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New2Whiskey
06-16-2008, 11:43
I'm reada a LOT of info on the web. I pretty much don't see a need for 150 different wine glasses for different wines or regions etc.

Does anyone here have a personal recommendation on perhaps 1 or 2 wine glasses that will fit the bill?

barturtle
06-16-2008, 12:48
Just go to IKEA or Linens&Things and get yourself a set of red and white glasses...these can be had for as little as $10 for 6 of each and are perfectly serviceable.

For a bit more money you can get Riedel Ouverture, the "beginner line", which just happens to have a red, a white, a flute, a handful of spirits and an oversized red...even these guys know you don't really need 80 different glasses to be able to enjoy wine.

mozilla
06-16-2008, 12:53
What Timothy said!

I would also get a specialty glass for what ever type of wine you enjoy the most. Also, some of the odds and ends retailers(Ross & Marshalls) have nice sets for very little money. I scored a very nice set of crystal rocks glasses for less than $4 at Ross.

spun_cookie
06-16-2008, 13:13
also agreed.......................

TomH
06-16-2008, 14:07
The question is how serious are you about wine.

The first thing is how many different wines do you drink. If you only drink 3-4 different wines, I would definitely suggest getting the correct glass for each wine. Obviously if you are drinking a large variety, you need to determine where is a good place to draw the line.

Here is my list of glasses

Cabernet/Merlot
Syrah (Have both stems and the "O" since this is my favorite wine)
Pinot Noir
Chardonnay
Riesling
Champagne
Port

New2Whiskey
06-16-2008, 17:04
Basically, I'm 'new' to tasting all spirits and beer. Before, I just drank beer from bottles. Had spirits in a shot glass. Couldn't differentiate one beer from the next. But now, I appreciate all liquor and beer and realize how complex and how enjoyable they can be.

So with wine also. I have no clue the difference between Merlot or Syrah. I know the difference between scotch and bourbon. Something I didn't know few months ago. (
The question is how serious are you about wine.

The first thing is how many different wines do you drink. If you only drink 3-4 different wines, I would definitely suggest getting the correct glass for each wine. Obviously if you are drinking a large variety, you need to determine where is a good place to draw the line.

Here is my list of glasses

Cabernet/Merlot
Syrah (Have both stems and the "O" since this is my favorite wine)
Pinot Noir
Chardonnay
Riesling
Champagne
Port

jburlowski
06-17-2008, 16:27
If you are semi-serious, get two sets: a (relatively) smaller one for whites and a (relatively) larger one for reds ---- if not, get a medium-sized set and use for both.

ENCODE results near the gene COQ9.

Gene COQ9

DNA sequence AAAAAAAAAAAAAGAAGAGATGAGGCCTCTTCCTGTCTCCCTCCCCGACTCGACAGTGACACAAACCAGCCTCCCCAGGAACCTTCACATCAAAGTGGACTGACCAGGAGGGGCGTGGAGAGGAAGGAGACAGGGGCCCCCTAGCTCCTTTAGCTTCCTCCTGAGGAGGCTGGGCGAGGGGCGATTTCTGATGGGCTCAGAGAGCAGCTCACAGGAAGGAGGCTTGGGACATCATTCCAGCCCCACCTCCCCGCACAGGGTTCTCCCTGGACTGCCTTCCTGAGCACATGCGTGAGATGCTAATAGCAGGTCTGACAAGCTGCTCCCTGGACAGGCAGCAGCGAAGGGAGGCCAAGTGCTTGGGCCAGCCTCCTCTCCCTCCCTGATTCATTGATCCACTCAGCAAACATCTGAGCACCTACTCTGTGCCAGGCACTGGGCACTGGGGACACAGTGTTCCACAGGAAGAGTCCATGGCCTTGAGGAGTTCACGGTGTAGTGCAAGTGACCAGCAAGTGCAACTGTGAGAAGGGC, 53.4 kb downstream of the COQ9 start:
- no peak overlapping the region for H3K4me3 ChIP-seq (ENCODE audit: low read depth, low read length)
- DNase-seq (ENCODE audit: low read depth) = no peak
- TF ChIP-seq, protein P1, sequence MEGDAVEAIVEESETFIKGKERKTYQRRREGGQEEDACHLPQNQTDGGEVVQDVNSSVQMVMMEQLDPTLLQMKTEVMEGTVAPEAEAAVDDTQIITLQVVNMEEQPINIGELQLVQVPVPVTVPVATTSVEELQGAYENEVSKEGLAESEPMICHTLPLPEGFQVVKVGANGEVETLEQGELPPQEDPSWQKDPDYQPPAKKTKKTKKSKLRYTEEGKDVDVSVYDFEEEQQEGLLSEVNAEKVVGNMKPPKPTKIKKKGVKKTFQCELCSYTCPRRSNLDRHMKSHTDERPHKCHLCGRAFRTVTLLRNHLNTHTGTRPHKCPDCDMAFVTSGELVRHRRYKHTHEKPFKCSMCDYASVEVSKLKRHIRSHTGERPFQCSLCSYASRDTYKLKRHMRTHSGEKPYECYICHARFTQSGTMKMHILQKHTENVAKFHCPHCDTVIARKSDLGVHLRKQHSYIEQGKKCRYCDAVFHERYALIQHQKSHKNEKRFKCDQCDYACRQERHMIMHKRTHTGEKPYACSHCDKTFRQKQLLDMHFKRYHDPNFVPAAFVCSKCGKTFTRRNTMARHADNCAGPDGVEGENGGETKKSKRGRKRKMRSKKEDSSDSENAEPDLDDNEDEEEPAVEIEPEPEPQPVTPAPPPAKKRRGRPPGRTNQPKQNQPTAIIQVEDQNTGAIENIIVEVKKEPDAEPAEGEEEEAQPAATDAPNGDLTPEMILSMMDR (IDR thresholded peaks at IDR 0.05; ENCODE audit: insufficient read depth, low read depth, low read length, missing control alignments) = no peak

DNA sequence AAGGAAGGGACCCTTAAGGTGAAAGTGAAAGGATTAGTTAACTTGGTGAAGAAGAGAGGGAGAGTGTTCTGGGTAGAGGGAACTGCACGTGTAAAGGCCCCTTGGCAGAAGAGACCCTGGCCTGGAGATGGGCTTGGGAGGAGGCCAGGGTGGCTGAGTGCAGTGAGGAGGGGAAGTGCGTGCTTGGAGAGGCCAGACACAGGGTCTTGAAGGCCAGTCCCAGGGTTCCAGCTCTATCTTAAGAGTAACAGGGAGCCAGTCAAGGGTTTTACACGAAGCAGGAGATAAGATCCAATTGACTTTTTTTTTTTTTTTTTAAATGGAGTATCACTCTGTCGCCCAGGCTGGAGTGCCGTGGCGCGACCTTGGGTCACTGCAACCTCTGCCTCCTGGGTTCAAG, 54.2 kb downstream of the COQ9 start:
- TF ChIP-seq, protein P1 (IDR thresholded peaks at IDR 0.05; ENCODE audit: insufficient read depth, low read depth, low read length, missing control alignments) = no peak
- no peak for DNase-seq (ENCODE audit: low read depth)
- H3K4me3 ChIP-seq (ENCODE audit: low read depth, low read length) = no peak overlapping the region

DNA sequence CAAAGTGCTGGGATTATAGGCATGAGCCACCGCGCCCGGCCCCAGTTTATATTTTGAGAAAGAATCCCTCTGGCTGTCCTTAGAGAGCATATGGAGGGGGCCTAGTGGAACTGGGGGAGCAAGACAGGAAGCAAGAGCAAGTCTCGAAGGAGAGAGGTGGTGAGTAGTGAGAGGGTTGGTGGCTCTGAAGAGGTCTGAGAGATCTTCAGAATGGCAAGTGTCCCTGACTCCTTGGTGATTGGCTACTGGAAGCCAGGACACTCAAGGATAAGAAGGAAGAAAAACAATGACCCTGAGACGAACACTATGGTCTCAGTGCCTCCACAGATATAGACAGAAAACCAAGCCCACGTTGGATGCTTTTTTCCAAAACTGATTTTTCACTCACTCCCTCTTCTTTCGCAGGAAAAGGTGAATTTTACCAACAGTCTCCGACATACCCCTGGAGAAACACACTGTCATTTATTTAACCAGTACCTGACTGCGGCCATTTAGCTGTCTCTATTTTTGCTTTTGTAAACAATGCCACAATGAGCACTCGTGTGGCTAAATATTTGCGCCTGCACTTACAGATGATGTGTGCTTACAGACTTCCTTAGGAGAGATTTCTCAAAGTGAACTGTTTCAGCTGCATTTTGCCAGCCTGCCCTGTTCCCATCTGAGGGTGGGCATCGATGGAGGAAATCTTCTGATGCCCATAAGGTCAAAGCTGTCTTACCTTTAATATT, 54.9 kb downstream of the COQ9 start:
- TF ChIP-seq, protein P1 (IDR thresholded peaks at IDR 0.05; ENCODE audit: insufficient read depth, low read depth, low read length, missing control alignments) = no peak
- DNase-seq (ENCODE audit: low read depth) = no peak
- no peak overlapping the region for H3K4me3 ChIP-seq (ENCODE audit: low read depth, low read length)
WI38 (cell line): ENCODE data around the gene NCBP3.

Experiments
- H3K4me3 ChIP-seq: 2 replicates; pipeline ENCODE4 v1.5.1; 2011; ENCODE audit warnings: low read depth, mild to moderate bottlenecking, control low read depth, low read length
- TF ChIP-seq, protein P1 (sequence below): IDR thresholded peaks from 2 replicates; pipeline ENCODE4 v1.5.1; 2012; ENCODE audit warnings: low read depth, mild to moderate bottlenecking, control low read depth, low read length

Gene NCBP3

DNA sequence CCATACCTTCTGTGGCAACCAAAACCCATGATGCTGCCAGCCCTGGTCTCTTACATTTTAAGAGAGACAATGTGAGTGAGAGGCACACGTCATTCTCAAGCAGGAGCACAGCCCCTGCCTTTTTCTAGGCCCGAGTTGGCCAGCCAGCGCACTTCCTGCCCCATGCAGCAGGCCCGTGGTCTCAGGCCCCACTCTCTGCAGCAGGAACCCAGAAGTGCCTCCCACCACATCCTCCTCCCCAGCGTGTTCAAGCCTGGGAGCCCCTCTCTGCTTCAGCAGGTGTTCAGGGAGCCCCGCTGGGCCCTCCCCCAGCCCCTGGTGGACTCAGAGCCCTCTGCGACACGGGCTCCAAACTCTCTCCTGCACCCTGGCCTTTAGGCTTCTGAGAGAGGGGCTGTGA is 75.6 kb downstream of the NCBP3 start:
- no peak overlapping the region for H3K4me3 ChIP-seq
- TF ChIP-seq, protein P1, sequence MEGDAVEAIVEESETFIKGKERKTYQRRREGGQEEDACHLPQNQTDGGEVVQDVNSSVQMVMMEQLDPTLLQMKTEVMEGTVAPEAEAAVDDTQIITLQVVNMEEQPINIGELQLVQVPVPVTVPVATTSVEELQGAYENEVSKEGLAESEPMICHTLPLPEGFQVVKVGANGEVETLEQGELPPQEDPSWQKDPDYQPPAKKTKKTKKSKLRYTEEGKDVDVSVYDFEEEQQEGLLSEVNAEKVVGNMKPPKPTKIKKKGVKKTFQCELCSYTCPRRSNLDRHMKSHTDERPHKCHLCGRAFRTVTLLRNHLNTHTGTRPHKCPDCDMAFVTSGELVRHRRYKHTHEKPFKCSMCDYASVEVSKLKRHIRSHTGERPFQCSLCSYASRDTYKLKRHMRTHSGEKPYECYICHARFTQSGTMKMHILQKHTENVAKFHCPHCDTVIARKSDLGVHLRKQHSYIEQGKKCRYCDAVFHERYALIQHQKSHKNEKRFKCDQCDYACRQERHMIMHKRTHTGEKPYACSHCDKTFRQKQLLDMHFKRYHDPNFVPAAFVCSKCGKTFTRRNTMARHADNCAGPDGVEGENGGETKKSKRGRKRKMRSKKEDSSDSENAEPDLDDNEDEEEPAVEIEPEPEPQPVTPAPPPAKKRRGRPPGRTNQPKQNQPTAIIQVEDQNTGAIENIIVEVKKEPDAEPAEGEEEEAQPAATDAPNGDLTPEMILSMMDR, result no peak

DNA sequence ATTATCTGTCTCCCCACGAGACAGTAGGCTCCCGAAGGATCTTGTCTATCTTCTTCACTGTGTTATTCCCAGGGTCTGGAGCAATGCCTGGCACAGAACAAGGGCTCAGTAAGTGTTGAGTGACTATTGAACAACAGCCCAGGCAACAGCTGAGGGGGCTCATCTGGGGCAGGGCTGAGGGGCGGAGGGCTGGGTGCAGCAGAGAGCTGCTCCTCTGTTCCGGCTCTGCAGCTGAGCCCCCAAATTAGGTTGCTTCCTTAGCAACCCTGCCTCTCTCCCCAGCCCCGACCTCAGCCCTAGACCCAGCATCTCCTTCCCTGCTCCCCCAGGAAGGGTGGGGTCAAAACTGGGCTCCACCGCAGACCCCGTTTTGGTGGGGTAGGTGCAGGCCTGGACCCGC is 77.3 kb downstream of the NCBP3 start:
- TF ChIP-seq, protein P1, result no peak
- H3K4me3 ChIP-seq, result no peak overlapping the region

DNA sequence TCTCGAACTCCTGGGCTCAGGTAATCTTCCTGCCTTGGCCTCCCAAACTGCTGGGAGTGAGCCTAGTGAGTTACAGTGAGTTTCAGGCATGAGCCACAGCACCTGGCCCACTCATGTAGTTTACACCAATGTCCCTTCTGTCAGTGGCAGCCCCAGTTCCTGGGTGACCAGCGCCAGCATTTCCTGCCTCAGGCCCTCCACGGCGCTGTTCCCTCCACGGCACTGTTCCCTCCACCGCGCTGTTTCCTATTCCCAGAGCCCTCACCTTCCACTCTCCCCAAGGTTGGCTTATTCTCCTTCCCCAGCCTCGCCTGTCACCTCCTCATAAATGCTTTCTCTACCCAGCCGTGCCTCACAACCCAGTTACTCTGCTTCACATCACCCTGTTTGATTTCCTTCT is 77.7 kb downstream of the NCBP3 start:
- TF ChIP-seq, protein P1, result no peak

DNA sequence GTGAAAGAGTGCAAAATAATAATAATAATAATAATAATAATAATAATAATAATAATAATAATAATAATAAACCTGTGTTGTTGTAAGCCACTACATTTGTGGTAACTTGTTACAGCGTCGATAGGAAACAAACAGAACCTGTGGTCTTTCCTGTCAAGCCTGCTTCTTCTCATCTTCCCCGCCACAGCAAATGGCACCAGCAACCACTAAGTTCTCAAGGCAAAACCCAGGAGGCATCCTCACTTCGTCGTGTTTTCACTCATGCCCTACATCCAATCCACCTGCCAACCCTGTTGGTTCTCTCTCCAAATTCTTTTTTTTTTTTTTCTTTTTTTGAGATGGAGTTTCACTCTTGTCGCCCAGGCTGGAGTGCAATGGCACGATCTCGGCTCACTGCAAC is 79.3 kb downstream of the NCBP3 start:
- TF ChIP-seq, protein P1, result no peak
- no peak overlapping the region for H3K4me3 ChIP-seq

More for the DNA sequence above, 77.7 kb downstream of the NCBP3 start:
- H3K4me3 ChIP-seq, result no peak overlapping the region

If you're into sparkling wines, get a set of flutes --- to preserve the bubbles.

If anyone drinking your wine has the temerity to make a fuss about the glass (assuming it's clean) --- don't invite them back. They're bad company and will likely ruin the occasion in other ways.

CorvallisCracker
06-17-2008, 18:15
I would agree with those who say a set of smaller for white and a set of larger for reds, with the following qualification:

If you are serious about Pinot Noir (as in making an effort to get good ones), then you'll find that the "balloon" type glass really enhances PN.

We have three sets of Riedel Vinums: the "Chardonnay" which we use for all whites, the "Burgundy" which we use for PN, and the "young Bordeaux" which we use for all other reds.

OldJack
06-17-2008, 20:05
I was watching a travel show the other night and I noticed that in several Italian sidewalk cafes, they were serving red wine in 6-oz tumblers. I don't mean those stemless wine glasses- I mean something very similar to rocks glasses.

barturtle
06-17-2008, 21:03
I was watching a travel show the other night and I noticed that in several Italian sidewalk cafes, they were serving red wine in 6-oz tumblers. I don't mean those stemless wine glasses- I mean something very similar to rocks glasses.

You see that a lot in sidewalk cafes in Italy (Rome, anyway)...not as pretty as a traditional stem, but functional non the less for everyday type of wines.

Cornman
06-18-2008, 23:39
I would also argue for quantity. Better to have a whole bunch in 2 styles than a few of 4 or 5 or 6 styles. Why?

Breakage.

I rarely have any get togethers that require more than eight stems. But if I buy a pattern, I get 36 +. This is at least four times the number I expect to use in one night.

Otherwise, it's not long till i've broken enough that I no longer have a matched set for company. If you are like me and buy at Costco or look for sales, you may no longer be able to find that pattern for a good price or at all. Of course, if you pay retail for Reidel, you don't have to worry about this problem - nothing wrong with that.

Re your question: I am skeptical of the Reidel claims that their precise shapes are ideally matched for each of their varietal/stylistic categories. Just one point: the sensory variation among representatives of a single varietal is huge, even if you consider just the excellent examples.

So, I say get two styles of glasses to start with, or (as said above) three if you like Pinot's. Later, if you have room and you are into it, you can get more styles as a splurge.

TomH
06-19-2008, 10:04